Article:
Dynamic linkage of COVID-19 test results between Public Health England’s Second Generation Surveillance System and UK Biobank
Armstrong J., Rudkin JK., Allen N., Crook DW., Wilson DJ., Wyllie DH., O’Connell AM.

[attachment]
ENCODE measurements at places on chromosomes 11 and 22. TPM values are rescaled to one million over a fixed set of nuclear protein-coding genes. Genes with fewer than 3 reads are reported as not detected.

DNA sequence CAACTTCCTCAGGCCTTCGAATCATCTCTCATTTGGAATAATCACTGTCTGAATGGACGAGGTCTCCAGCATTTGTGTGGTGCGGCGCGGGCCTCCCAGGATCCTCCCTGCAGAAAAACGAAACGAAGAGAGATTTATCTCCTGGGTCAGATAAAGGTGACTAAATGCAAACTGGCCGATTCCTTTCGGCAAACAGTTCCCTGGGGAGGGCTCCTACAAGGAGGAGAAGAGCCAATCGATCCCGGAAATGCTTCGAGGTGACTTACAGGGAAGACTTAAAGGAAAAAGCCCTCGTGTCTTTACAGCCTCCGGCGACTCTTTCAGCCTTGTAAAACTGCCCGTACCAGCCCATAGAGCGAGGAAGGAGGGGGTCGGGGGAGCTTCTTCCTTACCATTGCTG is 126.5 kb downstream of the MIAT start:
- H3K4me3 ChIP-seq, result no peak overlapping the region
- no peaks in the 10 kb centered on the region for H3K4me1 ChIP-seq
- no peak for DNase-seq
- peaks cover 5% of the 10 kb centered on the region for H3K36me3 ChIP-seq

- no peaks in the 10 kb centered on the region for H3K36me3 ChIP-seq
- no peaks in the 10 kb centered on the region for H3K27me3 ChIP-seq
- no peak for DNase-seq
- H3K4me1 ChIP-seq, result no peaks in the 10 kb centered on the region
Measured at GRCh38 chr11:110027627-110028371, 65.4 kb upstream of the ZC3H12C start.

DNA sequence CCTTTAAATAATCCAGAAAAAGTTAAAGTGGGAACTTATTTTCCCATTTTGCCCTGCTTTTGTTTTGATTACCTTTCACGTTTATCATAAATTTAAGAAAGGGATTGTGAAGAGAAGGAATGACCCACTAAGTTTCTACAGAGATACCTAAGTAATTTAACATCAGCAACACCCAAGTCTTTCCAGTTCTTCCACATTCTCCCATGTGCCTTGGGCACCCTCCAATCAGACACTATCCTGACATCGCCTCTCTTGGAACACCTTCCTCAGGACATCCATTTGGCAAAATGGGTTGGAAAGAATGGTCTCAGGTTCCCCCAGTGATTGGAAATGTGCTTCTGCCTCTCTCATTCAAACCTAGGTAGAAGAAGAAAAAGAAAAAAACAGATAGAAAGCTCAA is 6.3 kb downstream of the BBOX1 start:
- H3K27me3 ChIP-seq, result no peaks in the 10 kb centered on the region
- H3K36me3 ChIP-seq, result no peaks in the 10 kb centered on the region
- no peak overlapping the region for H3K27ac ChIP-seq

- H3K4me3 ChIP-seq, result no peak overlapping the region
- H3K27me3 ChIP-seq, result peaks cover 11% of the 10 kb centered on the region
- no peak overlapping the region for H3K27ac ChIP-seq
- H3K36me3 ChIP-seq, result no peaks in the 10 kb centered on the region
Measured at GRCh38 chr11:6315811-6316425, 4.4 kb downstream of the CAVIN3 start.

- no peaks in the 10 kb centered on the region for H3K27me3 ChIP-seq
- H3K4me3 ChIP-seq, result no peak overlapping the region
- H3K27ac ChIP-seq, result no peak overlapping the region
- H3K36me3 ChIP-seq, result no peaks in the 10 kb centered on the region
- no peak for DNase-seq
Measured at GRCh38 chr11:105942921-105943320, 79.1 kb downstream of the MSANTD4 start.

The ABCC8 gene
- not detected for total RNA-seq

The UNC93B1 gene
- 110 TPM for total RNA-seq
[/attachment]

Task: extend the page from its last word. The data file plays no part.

UK Biobank (UKB) is an international health resource enabling research into the genetic and lifestyle determinants of common diseases of middle and older age. It comprises 500 000 participants. Public Health England’s Second Generation Surveillance System is a centralized microbiology database covering English clinical diagnostics laboratories that provides national surveillance of legally notifiable infections, bacterial isolations and antimicrobial resistance. We previously developed secure, pseudonymized, individual-level linkage of these systems. In this study, we implemented rapid dynamic linkage, which allows us to provide a regular feed of new COVID-19 (SARS-CoV-2) test results to UKB to facilitate rapid and urgent research into the epidemiological and human genetic risk factors for severe infection in the cohort. Here, we have characterized the first 1352 cases of COVID-19 in UKB participants, of whom 895 met our working definition of severe COVID-19 as inpatients hospitalized on or after 16 March 2020. We found that the incidence of severe COVID-19 among UKB cases was 27.4 % lower than the general population in England, although this difference varied significantly by age and sex. The total number of UKB cases could be estimated as 0.6 % of the publicly announced number of cases in England. We considered how increasing case numbers will affect the power of genome-wide association studies. This new dynamic linkage system has further potential to facilitate the investigation of other infections and the prospective collection of microbiological cultures to create a microbiological biobank (bugbank) for studying the interaction of environment, human and microbial genetics on infection in the UKB cohort.